Sunday, January 23, 2011

Sending Updates to Google Calendar via Email

Like a lot of people, I use Outlook at work, and I'm not allowed to install software to my work computer. So when it comes to syncing my work calendar on Outlook with my personal calendar on Google Calendars, I was having some difficulty. We're also prevented from logging into Google at work, so exporting/importing wasn't even an option.

It occurred to me that I could write a macro in VBA which would, upon any addition, modification or deletion from my Outlook Calendar, automatically send an email to... somewhere...

In doing some research, I found out that there is no built-in ability to email information directly to your Google Calendar. There's a free website,, which does something kind of similar, where they act as the middle man. But they're limited to only using Google's Quick Add mechanism, which is extremely limited. And there's no way to edit or delete using .

So I spent about 8 hours writing code over the last few days and I have an alpha version of a program that is working really well. Here's how the system works...
  • A VBA program/macro in Outlook sends an email with detailed information of appointments that are added, deleted or modified. It uses a pseudo-XML format I made up, probably incorrectly. 
  • The email is sent to an account I made up just for this purpose. The only e-mail it should receive is the e-mail generated by my Outlook macro.
  • My program runs on my Windows 7 computer at home. It logs into that email account, pulls the email out of there, and extracts the data from the XML code inside.
  • It then logs into the specific Google Calendar I have selected as my "Work" calendar.
  • Depending upon the type of action it needs to take (add, change, delete) it takes that action upon the Google Calendar, and logs any changes it has made in a log file.
  • I set the program up using Windows Task Manager, so it runs every 5 minutes from 7am - 7pm M-F and once an hour every other time.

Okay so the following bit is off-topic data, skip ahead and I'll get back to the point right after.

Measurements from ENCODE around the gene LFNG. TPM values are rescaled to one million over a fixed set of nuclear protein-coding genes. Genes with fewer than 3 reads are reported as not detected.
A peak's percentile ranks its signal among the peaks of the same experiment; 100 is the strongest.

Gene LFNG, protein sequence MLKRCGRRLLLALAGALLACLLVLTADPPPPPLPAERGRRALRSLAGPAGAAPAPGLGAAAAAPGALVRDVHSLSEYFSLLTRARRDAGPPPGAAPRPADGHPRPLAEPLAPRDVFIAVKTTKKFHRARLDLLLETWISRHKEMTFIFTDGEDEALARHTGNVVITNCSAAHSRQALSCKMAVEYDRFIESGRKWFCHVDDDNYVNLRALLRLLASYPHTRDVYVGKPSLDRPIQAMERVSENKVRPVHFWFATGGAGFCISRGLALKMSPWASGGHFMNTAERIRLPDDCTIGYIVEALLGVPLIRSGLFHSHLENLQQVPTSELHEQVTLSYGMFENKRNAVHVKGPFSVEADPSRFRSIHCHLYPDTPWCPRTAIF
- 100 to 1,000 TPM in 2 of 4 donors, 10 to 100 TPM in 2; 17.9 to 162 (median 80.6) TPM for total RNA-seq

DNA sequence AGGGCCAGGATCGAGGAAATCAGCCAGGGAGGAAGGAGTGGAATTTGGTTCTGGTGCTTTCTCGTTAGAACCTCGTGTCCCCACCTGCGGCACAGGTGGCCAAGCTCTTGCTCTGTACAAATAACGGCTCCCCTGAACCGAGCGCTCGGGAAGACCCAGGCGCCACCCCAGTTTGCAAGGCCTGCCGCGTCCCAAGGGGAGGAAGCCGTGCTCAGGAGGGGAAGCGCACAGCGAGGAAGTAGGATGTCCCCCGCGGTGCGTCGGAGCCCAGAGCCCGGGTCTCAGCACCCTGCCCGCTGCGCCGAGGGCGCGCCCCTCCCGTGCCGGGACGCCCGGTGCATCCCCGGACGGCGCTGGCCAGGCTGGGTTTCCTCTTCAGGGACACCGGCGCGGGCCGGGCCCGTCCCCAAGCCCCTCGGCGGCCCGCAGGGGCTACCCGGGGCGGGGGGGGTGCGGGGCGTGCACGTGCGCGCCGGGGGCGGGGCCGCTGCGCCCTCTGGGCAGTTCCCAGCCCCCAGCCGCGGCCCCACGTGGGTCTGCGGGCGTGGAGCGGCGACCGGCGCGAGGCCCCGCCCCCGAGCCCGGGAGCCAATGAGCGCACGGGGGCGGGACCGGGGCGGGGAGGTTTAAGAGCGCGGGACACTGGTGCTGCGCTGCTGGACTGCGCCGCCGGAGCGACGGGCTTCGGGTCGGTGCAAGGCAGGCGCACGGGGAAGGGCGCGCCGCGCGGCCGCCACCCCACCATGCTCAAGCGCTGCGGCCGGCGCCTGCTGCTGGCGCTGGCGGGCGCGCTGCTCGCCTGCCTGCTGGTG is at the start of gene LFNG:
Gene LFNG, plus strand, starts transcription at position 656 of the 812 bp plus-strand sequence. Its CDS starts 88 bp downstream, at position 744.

I still have a fair amount of fine tuning to do, but as it stands right now, it works really great. I had to overcome a number of challenges for this project - questions that you'll find asked on forum after forum with no usable answers.  

This script is written in Perl using Strawberry Perl for Windows 7, but would work just as well on a linux/unix box as a crontab scheduled program. It relies upon Simon Wistow's Net::Google::Calendar module on CPAN, so you'd have to install that if you haven't already.

I got a lot of helpful snippets of code from two other people, so many thanks to:
I still need to do a little better job with documentation and error handling and logging, but the thing works pretty well. Once I'm happy with that, I'll post the code (for the VBA macro and Perl script).

Version two of the program will do the sync in reverse - taking additions/changes/deletions that happen in Google Calendar, sending that info to Outlook and having those actions carried out on the corresponding Outlook appointment item.

While this exactly meets my need to sync calendars in a world where I can't install sync software, the overall usefulness of this type of "email to Google Calendar" seems so obvious to me it's shocking that Google hasn't implemented this functionality itself.

I'll share more details later, along with all of the code, but if you have specific questions in the meantime, leave them in the comments.

Saturday, January 22, 2011

1960's era Speakman-Kent Shower Valves

This is what I was faced with. The hot water valve kept dripping.
I had a bit of trouble getting the right information, but now that I have it, I wanted to share it. If you have Speakman Kent Shower Valves and you want to try replacing them, or replacing a washer (like I had to), you may find this information helpful.

Apparently, almost every shower valve is removed by using a special "bonnet wrench" that turns a six-sided nut type thing (which is actually part of the valve itself) deep inside your shower wall. Well, the Speakman-Kent valves in our house didn't have any any-number-of-sided flat areas inside or outside the wall to attach a wrench to. Everywhere I looked on the internet people were telling me that they were there, I just had to look harder or open the wall a bit more. They were all wrong.
The valve with handle removed. The nut-type thing you see there is the packing nut.
See? No bonnet nut deep in the wall. Just black pipe in there.
Another angle - no bonnet nut. And they wanted me to rip open the walls...

I went to the locally owned hardware store and the nice older guy there told me that the valve just backs out by unscrewing it, as if you were turning the water on and on and infinitely on, once you have removed the packing nut. He suggested putting the handle back on and unscrewing, which I had tried before to no avail. But my previous attempts had been a bit half-hearted, since I wasn't sure it what I was doing was right.

Once I got the "hardware store old guy" seal of approval, I put the handle back on, put on my gloves for extra grip, and lo and behold, the valve kept on turning and came right out. I was able to flip the washer over to re-use it, and then screwed the sucker back in, replaced the packing and packing nut, and I was back in business.

Anyway, in case you're searching for help on removing Speakman-Kent shower valves from the mid-60's (or possibly other eras), I hope you'll find this information useful.